The new global gourmet hotspot

Chinese chef Yu Bo (R) cooks in his restaurant Yu's Family Kitchen in Chengdu.
Chinese chef Yu Bo (R) cooks in his restaurant Yu's Family Kitchen in Chengdu. Photo: AFP

At Yu Bo's restaurant, tea-and-camphor-smoked duck shares table space with calligraphy brushes made of puff pastry and minced beef, and sea cucumber paired with fried rice and foie gras.

The adventurous chef serves traditional food with a twist at his Yu's Family Kitchen, one of several top-end eateries in the southwestern city of Chengdu, which is looking to become the next global gourmet hotspot.

The capital of Sichuan province -- a region known as the 'land of abundance' for its produce and famous for its beloved pandas -- plans to capitalise on a recent distinction from the UN's cultural body to attract the world's foodies.

"Sichuan food has so many flavours and cooking methods, which means that people from any country can enjoy it," said Yu, sitting in his restaurant which is modelled on official houses of the past, where diners had their own rooms.

Sichuan cuisine is one of eight major culinary traditions in China and is already well known abroad, with popular restaurants in London and New York serving up dishes with quirky names such as pock-marked old woman's tofu.

In February, UNESCO granted Chengdu the title of City of Gastronomy for "being the birthplace of many culinary traditions, home to a vibrant community of gastronomic professionals who are actively promoting innovation in food."

Gong Bao chicken, twice-cooked pork, Zhong dumplings in spicy, garlic sauce, and green beans in ginger sauce are some dishes popular with locals who enjoy food stalls on street corners just as much as more formal restaurants.

The distinction, shared by only one other city in the world -- Popayan in Colombia -- is part of a programme set up by UNESCO in 2004 to support social, economic and cultural development in cities around the world.

Wang Zhonglin, the vice-mayor of Chengdu, has said authorities aim to leverage the award to "build the city into an internationally-renowned gourmet capital".

They are discussing various means of promoting the city's culinary heritage, including promotion campaigns and linking up with other gourmet cities abroad, according to Ye Lang, spokesman for the Chengdu government.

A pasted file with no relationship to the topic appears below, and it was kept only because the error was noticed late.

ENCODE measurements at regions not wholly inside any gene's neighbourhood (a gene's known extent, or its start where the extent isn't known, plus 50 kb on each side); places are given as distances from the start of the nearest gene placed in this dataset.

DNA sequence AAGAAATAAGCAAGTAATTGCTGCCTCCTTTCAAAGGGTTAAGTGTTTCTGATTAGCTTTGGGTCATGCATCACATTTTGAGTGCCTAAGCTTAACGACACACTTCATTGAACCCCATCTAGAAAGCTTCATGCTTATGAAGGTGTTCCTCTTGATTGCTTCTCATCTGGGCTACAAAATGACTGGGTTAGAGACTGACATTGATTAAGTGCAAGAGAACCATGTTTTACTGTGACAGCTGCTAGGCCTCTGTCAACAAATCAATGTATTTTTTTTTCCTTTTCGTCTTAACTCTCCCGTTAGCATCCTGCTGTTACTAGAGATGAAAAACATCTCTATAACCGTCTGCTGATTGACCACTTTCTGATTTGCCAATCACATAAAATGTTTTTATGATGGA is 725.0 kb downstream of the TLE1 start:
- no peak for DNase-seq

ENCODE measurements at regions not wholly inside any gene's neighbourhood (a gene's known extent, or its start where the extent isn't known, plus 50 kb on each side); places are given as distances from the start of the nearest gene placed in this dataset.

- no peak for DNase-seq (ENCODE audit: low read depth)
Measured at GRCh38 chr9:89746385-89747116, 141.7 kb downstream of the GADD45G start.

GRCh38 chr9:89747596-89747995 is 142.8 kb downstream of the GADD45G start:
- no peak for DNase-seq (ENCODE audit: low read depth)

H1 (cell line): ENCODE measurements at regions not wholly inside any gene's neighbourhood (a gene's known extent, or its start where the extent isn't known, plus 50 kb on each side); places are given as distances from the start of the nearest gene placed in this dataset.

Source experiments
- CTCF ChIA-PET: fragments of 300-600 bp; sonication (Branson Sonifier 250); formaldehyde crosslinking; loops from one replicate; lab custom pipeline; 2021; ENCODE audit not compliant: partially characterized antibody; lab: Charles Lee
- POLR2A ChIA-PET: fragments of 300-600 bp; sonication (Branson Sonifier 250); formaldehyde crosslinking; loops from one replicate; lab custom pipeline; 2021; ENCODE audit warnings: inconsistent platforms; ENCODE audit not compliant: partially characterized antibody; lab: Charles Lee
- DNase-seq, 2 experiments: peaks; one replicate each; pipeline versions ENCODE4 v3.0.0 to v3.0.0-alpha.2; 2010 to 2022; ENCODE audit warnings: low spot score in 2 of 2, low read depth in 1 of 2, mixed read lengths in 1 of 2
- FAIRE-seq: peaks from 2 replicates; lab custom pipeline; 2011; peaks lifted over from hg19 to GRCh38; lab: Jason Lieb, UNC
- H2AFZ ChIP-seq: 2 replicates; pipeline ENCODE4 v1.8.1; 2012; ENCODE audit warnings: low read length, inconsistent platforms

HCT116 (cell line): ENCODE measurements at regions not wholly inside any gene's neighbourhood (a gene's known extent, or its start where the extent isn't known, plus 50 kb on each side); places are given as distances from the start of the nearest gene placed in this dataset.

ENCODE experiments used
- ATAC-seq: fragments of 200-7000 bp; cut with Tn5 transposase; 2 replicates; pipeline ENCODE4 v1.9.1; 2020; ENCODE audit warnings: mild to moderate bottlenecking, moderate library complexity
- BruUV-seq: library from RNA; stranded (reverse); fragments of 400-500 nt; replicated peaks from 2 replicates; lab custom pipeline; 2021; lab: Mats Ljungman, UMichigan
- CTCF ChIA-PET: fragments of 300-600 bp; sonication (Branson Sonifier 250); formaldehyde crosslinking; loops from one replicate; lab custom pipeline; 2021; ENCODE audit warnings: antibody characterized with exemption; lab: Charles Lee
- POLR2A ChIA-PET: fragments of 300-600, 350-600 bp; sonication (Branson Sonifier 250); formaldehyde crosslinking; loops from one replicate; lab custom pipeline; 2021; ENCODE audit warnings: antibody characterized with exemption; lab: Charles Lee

Chengdu, which has already been the host of several gourmet festivals, also plans to try to attract foodies at an exhibition in Paris -- home to UNESCO headquarters -- later this year.

Food critics say Sichuan cuisine is misunderstood. Often known only for its special type of mouth-numbing pepper and spiciness, it encompasses a wide range of flavours native to a province almost as big as Thailand.

Fuchsia Dunlop, a London-based food writer and expert on Sichuan cooking, says the pleasure lies in the "rollercoaster ride" of flavours -- smoky, sweet and salty, gingery.

"The whole point is its contrast and excitement," she told AFP.

And according to Yu, who has travelled abroad to see how his native cuisine is served elsewhere, Sichuan food in other countries is misrepresented.

"It's all about pepper, more pepper, things with heavy flavours and lots of oil, but Sichuan dishes are not like that and people must make this known," he said.

Dunlop says plans to attract foreign foodies to Chengdu could hit a snag as a result of the constant redevelopment of the city, which has seen many quaint, old buildings replaced by modern high-rises.

"When I lived there in the 1990s, the whole city was a warren of little lanes with wooden houses and there were many street vendors and small snack shops," she said.

"There's not really any of that left, so whereas you might go to Italy and you can hang out in beautiful old cities while eating fine food, in China, it's just food."

Dunlop is also concerned that the tradition of rich home cooking is gradually being lost as the modern age creeps in.

"People used to eat so well at home -- the older generation were all making their own winter wind-dried sausages and bacon they would hang up on the eaves of the houses, they were all making their own pickles and preserves," she said.

"But what seems to happen now, the grandparents look after the children, and the adult, professional generation are all out in restaurants or being fed by their parents, and they're not learning how to cook."

Yu, however, says he is not going to let that happen to his own daughter.

"I teach my daughter to make breakfast every day when she gets up -- I'm training her, as I hope she will become a cook," he said.

AFP

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